Moving on to social studies, Sam's class is studying early humans living in Africa. Today, the students are expected to read and understand the following passage:
Fossil evidence shows that the first known humans lived on the African continent millions of years ago. Paleontologists, or scientists who study fossils, have discovered human remains in Kenya, South Africa, and other African nations. Fossilized human footprints 3.6 million years old have been found in Tanzania. Scientists believe that humans in Africa were the first to develop language, tools, and culture. Then, over tens of thousands of years, they migrated to other continents. (Bednarz, Miyares, Schug, & White, 2005, p. 499)
This passage also contains features that typically prove challenging to older children with language disorders. Again, the sentences are long and complex. They also involve use of the passive voice (footprints... have been found), Aristotelian definitions (paleontologists, or scientists who study fossils), metacognitive verbs (discovered, believe), and other literate vocabulary (evidence, continent, paleontologists, fossilized, Tanzania, culture, migrated).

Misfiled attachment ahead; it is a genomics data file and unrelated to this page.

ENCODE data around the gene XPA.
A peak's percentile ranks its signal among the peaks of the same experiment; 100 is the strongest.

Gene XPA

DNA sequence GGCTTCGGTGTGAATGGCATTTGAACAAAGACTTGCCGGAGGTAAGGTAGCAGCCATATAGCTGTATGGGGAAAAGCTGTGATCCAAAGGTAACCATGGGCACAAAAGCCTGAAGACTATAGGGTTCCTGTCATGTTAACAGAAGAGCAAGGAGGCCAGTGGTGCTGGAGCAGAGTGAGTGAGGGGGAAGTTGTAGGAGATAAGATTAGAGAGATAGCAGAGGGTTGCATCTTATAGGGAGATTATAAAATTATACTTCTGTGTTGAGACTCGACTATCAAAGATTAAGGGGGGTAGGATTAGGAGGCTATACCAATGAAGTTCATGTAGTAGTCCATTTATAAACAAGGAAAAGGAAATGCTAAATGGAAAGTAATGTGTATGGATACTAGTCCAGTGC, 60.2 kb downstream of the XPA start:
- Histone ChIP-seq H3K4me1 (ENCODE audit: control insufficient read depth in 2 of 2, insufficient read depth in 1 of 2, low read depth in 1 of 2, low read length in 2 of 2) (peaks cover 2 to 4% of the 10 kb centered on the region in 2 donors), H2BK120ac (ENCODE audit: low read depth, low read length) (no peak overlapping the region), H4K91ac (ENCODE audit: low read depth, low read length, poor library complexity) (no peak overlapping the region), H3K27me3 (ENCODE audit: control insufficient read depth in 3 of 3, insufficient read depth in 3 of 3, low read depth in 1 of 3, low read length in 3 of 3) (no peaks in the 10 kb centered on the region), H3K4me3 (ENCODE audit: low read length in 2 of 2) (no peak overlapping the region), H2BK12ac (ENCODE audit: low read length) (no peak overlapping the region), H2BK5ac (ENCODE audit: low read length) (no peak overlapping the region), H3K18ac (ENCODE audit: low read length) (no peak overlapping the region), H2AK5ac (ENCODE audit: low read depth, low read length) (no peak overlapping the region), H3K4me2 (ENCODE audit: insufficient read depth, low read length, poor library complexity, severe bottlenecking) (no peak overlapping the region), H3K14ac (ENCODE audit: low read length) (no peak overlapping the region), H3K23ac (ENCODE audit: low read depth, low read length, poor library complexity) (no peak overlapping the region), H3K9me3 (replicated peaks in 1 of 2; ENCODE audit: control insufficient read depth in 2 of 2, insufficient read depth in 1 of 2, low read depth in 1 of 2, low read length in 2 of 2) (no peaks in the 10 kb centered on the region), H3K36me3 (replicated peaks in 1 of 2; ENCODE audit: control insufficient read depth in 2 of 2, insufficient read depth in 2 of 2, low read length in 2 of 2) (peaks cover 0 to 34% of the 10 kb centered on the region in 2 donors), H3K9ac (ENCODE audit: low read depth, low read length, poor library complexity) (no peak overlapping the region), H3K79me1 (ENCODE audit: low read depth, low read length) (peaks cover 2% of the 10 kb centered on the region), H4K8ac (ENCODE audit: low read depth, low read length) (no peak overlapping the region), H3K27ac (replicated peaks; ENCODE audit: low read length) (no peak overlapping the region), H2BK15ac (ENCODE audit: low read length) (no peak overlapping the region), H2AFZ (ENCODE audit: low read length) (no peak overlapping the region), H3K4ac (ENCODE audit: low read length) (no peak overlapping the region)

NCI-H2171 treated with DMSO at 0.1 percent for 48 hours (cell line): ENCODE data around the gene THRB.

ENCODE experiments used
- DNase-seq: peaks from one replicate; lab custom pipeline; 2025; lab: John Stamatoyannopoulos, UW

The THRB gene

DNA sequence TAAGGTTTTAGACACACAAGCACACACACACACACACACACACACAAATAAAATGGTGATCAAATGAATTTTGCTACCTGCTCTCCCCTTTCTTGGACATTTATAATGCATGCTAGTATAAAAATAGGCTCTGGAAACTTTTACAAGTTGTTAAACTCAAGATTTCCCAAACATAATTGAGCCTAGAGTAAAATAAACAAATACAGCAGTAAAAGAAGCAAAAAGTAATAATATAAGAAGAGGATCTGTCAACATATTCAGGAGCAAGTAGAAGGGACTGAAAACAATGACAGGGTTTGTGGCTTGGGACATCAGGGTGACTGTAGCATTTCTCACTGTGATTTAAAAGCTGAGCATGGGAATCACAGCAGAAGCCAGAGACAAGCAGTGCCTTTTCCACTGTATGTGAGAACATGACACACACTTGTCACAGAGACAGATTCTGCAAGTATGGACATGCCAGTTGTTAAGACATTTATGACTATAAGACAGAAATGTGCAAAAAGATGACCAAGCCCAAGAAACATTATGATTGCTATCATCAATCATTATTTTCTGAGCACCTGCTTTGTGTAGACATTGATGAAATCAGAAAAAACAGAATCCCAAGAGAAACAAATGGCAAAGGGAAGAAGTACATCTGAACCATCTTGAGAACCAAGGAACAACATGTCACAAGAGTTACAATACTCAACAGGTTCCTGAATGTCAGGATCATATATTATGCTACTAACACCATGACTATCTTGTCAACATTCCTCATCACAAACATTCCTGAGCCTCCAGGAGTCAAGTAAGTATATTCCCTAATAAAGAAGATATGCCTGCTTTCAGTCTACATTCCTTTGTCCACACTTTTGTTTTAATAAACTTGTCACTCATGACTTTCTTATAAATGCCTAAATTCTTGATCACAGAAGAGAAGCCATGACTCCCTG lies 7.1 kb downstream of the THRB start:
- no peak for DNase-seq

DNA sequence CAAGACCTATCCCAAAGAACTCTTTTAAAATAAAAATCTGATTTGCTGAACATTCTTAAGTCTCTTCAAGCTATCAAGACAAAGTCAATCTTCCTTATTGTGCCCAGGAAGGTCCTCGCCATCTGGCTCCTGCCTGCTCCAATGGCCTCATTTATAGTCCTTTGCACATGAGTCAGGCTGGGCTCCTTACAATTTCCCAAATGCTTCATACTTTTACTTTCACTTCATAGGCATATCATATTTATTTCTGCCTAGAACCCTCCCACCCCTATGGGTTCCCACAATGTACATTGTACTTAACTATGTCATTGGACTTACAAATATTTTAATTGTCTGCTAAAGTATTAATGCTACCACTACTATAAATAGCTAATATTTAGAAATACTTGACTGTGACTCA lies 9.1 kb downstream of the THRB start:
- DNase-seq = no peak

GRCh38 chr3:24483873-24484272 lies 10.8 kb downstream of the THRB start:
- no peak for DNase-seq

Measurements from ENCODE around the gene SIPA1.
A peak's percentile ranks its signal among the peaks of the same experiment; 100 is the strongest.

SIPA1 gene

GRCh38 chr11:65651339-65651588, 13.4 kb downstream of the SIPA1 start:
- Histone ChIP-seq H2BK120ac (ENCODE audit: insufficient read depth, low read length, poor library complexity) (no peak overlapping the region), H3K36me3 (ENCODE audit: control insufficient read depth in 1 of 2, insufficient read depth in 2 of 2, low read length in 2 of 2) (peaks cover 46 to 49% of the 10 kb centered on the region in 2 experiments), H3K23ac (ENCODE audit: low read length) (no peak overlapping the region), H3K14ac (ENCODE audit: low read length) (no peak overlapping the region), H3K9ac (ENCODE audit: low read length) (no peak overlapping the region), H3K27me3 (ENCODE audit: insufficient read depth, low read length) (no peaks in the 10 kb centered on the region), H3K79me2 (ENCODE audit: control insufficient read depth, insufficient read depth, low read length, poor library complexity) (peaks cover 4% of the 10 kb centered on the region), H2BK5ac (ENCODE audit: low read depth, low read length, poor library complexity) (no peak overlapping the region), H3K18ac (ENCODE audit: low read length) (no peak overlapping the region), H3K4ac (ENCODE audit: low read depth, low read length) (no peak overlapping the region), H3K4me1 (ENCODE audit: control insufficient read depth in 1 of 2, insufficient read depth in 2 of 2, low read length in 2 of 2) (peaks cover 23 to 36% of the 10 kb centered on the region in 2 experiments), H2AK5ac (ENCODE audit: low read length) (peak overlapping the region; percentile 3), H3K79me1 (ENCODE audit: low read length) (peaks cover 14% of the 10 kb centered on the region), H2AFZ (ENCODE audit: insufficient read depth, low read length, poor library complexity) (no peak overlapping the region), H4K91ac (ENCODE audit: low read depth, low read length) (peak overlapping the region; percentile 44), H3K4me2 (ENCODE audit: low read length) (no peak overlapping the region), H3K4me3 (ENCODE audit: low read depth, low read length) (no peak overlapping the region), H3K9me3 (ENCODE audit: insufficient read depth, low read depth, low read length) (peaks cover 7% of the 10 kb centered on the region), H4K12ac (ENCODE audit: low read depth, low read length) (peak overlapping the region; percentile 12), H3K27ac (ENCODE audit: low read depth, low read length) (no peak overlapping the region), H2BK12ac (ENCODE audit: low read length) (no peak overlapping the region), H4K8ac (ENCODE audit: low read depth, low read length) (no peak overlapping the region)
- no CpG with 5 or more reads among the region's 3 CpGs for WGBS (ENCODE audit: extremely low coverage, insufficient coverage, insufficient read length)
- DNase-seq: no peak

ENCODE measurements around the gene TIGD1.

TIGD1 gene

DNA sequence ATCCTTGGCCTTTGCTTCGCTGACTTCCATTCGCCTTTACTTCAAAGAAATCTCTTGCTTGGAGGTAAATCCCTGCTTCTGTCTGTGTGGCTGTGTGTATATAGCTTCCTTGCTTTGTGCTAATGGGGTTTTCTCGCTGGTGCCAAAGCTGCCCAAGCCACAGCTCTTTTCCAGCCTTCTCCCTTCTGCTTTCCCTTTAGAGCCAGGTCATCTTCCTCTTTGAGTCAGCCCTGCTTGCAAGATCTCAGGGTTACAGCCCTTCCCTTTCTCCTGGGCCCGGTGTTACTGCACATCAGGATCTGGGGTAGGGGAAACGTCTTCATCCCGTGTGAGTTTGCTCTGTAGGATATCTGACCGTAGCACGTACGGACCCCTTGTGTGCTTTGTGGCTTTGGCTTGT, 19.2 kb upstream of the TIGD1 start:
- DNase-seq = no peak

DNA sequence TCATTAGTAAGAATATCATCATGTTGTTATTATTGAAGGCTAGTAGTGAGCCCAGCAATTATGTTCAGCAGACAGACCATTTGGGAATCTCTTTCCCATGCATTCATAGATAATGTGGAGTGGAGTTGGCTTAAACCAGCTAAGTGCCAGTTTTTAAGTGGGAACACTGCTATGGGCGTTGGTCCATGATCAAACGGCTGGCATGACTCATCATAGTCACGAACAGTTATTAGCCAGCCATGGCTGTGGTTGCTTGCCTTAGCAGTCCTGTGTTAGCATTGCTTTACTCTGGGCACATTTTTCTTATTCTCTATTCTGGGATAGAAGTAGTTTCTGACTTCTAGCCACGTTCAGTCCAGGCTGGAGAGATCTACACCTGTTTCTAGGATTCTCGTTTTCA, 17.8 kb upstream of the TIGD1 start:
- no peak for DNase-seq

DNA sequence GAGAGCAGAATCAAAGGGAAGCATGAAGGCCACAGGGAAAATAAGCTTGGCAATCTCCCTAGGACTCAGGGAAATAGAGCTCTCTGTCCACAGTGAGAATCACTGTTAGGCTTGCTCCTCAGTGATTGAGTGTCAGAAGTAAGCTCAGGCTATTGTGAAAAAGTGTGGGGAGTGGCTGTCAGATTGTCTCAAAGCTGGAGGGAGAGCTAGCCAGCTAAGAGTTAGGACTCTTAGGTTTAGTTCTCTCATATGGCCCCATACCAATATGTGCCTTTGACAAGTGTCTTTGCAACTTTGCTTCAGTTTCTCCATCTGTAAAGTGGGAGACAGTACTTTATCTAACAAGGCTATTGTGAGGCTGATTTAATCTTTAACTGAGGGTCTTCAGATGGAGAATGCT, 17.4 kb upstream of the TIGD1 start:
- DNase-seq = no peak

After reading the passage and listening to a class discussion, students are expected to explain in writing how fossilized skull fragments might have given paleontologists information about early humans. They also are asked to do some library research on additional discoveries of paleontologists and to present their findings to the class in the form of an oral report.
By spending time in a middle school classroom, we realize that to succeed in school, a sixth-grade child with a language disorder must be assisted to use and understand complex syntax and literate vocabulary; to learn new information through listening and reading; and to demonstrate knowledge through speaking and writing. Practical information such as this is invaluable in establishing functional goals for language intervention, thereby helping the child to realize his academic potential and to have reasonable options in life. Assisting children in this way also offers long-term benefits to society, helping to build a workforce of competent young adults who can give back to their communities through productive and stable employment.